“…Every tear from every eye, Becomes a babe in eternity;
This is caught by females bright, And return’d to its own delight.
The bleat, the bark, bellow, and roar, Are waves that beat on heaven’s shore.
The babe that weeps the rod beneath Writes revenge in realms of death. …”
Marsh felt a buzzing in his head as bright red light burned onto his eyes. A blink was a mistake. A flash of lightning to the retinas. The red light was the blood-stained image of bright white light shining on his eyelids. His eyes had been closed and he had woken with them still shut.
He screwed his eyes tight now as the white flash burned and gave a searing pain down his optic nerve. His head began to pound with an intense beat but he could feel no other pain from his body. Just the throbbing in his skull. It was a moment’s pause before he realised he couldn’t feel the rest of his body at all.
The realisation revealed that even the burning light had caused no real pain on his eyes or to his mind. Just a sensation of brightness that seemed to burn. He created the throbbing as a reaction. A memory of how such pain must feel.
He could sense no feeling in his fingers, his toes, his arms or legs. He felt nothing. He felt as if he were floating, but with no sense of gravity or pressure of any type upon his body. He licked his lips, a light sensation, but not as much as he would have wanted. Again it felt more like a memory than a sensory input. Something he was imagining and not sensing. He could smell nothing, not even himself. He felt as if his ears still worked but there was only silence for them to hear.
Slowly he opened his eyes a crack against the glare. He saw the shadow of his own hand come up to shield his eyes, as he had wanted, but he couldn’t feel the limb. The glare was becoming more manageable. He was in a white space. He was standing, which was unusual as he could not sense up or down. He could not feel his legs touching anything. As far as his mind was concerned he was near weightless and yet his eyes said something else. The disorientation made him nauseous, he bent as if to vomit but there was no spasming of muscles in his stomach. Just the expectation that there should be.
He tried to turn and found that this was easy, but there was no sensation of doing so, just the motion. As he did he stepped back in surprise as he saw that another was standing there. Another Marsh. Staring at him, or himself. “What the…” he heard himself speak, but he only barely heard it with his ears. It was delayed slightly. His mouth was out of sync with his hearing. This was even more strange. He had to be drugged or drunk.
“The outcry of the hunted hare, A fibre of the brain does tear. Hello,” said his doppleganger.
“What is happening?” Marsh spoke harshly. He was totally confused and the rhyme was oddly familiar. He knew it, but couldn’t place the memory. Or maybe he couldn’t understand why he knew it. “where am I?”
“You are where I put you, little ant, little, fly, little gnat. The gnat that sings his summer’s song. I think I should be the one asking the questions.” The doppelganger was dressed in a red pressure suit. It had attachment points for seals, it was a moment before Marsh recognised it. A flight suit. It was a jumpsuit worn under a pressure suit. They were very common. Well they had been very common when the original Marsh had been alive hundreds of years before.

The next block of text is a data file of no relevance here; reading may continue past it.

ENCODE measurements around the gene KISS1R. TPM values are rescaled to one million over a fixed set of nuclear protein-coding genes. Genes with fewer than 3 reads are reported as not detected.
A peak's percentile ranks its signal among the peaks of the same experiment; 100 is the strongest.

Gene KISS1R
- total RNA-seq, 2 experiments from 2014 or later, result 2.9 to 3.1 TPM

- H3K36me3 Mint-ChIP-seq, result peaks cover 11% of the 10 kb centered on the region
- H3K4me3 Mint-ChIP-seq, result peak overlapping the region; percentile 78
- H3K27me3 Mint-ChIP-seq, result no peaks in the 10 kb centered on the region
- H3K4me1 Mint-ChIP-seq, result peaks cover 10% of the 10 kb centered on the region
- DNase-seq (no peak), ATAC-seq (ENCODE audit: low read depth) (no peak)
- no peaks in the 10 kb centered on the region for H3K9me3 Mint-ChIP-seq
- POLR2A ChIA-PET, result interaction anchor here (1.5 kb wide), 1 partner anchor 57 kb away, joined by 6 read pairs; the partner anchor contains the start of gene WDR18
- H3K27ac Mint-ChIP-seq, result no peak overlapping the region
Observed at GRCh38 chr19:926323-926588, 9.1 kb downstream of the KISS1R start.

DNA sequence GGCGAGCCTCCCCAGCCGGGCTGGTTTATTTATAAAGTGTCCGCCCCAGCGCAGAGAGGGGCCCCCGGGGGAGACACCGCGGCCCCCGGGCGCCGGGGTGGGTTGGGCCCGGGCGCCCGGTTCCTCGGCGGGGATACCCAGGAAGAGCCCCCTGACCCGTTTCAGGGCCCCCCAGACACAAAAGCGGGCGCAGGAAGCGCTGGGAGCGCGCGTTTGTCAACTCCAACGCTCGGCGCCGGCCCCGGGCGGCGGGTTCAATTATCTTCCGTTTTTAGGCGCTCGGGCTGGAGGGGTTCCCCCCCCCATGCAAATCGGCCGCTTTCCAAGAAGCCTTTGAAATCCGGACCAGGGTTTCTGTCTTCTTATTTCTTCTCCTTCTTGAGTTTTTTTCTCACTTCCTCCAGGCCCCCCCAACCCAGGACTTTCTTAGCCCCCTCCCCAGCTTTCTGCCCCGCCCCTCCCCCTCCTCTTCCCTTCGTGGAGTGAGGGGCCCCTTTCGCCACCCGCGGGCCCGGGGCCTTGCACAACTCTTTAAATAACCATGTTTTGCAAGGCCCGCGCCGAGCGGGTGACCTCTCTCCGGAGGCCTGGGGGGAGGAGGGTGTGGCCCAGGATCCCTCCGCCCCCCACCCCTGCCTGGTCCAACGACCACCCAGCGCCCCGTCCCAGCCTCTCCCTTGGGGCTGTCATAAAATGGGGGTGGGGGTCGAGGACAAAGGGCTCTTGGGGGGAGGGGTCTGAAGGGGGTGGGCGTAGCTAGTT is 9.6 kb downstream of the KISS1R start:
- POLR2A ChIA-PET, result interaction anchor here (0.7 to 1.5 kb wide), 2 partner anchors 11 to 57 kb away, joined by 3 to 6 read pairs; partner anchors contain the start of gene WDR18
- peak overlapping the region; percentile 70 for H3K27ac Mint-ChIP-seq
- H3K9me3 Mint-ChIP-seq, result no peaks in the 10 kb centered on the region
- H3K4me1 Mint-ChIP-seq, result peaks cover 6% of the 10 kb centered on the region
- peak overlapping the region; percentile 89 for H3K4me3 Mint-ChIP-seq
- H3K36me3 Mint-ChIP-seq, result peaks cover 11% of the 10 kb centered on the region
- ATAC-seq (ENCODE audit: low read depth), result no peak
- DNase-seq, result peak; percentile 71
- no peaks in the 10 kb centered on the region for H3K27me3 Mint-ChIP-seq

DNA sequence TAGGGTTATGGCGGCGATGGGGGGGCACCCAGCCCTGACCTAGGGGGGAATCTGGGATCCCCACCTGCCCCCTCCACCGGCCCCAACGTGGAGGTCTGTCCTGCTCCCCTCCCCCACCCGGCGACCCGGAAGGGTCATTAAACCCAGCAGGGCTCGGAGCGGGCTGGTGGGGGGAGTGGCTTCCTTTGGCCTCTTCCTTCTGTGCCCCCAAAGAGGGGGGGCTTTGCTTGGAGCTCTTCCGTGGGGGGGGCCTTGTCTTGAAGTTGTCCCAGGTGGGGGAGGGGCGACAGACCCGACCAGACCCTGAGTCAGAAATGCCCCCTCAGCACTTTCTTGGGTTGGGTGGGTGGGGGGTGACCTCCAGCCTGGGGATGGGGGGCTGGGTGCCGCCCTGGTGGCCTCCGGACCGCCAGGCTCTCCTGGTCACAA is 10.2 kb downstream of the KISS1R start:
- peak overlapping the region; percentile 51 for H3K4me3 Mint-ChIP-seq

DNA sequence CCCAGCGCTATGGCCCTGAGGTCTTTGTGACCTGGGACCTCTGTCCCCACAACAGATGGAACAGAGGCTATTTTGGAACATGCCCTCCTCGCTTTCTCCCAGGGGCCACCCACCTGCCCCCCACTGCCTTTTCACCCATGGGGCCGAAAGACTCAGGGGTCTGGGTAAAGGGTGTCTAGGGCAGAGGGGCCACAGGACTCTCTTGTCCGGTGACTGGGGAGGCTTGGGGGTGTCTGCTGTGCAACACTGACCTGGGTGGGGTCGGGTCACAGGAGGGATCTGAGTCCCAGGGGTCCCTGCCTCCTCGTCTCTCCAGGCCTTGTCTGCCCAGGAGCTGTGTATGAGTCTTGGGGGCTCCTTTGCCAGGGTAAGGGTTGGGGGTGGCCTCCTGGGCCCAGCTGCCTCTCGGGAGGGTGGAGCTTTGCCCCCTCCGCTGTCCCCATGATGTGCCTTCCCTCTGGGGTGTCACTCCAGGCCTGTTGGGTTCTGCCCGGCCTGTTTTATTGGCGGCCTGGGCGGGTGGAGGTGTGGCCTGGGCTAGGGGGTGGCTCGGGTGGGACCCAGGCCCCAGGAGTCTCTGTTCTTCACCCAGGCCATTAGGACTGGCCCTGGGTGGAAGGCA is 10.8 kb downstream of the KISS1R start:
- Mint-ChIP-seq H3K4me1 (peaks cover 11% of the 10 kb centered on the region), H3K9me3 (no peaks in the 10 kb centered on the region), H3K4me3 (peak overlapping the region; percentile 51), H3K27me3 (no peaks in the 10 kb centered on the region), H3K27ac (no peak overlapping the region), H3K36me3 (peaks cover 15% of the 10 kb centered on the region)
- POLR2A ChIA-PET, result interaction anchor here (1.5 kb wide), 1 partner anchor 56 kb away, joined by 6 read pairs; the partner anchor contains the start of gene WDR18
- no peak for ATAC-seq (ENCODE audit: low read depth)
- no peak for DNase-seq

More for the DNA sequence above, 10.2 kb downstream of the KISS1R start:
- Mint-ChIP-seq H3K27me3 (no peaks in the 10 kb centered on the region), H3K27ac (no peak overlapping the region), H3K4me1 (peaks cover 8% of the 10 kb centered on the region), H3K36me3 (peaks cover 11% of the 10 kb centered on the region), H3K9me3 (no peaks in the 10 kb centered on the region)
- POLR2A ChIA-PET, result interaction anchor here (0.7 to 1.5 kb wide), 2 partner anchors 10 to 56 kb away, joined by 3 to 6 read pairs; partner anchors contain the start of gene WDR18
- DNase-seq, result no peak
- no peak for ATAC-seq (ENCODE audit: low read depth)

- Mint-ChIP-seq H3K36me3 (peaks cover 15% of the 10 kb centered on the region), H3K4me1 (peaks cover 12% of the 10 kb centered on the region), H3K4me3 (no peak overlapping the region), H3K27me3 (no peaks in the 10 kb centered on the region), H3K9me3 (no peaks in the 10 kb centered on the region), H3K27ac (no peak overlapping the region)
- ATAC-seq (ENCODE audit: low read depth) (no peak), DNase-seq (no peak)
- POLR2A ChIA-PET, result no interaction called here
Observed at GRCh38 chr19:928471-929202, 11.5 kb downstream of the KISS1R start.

This red of the suit was a deep crimson with white flashes and insignia. The logo on the side was vaguely familiar to Marsh but he couldn’t quite place where it was from. It was obviously one of the large organisations that ran commercial space ships. The quasi government sized giants of a long time ago.
“Who are you?” asked Marsh.
“As I said. I should be asking the questions. The questioner, who sits so sly, Shall never know how to reply. The important first question is who are you?” said the doppleganger. The voice was the same as Marsh’s but a little different in tone, there was a quality to it that Marsh didn’t recognise in his own speech. It was as if this other Marsh snapped the words as they came out of his mouth.
“I am Marsh. Or at least the closest approximation of him.” said Marsh.
“Ah, now that makes sense, a man made for joy and woe,” said the doppelganger with no trace of irony. “You looked correct, and the examination I performed seemed to say you were correct. Normally I never get to talk to one of my selves. By the time they reach here they have already been assimilated. I have conversed with a few, but it is so difficult. They cannot cope with this place. When brought in here they normally have a seizure. When mind and body are twain they are the fruit of two seasons and one lies rotten as the other is twisted. But you are able to control yourself, you have not been wrenched into a screaming apoplexy. You seem barely perturbed. That’s different to all those others. I find it hard to understand. But, he who doubt what he sees, will ne’er believe. I wonder why you survive? What makes you different?”
“You haven’t said who you are?” said Marsh. “I get it now, I know where we are. It’s fairly obvious and I am an idiot for not seeing it straight away. This is a construct program, and a fairly basic one, not that I am a good judge but this one feels artificial. My senses don’t work properly. But what are you? A clone program? Or are you someone who is throwing a skin of me onto your true form?”
The doppelganger laughed. “That’s funny. I am not wearing any skin. It is you who are wearing my skin. You who are the clone. God appears, and God is light. I am Marsh. I am the original Marsh! This is my domain. My realm. My world. The land where I reside. The place where I died.”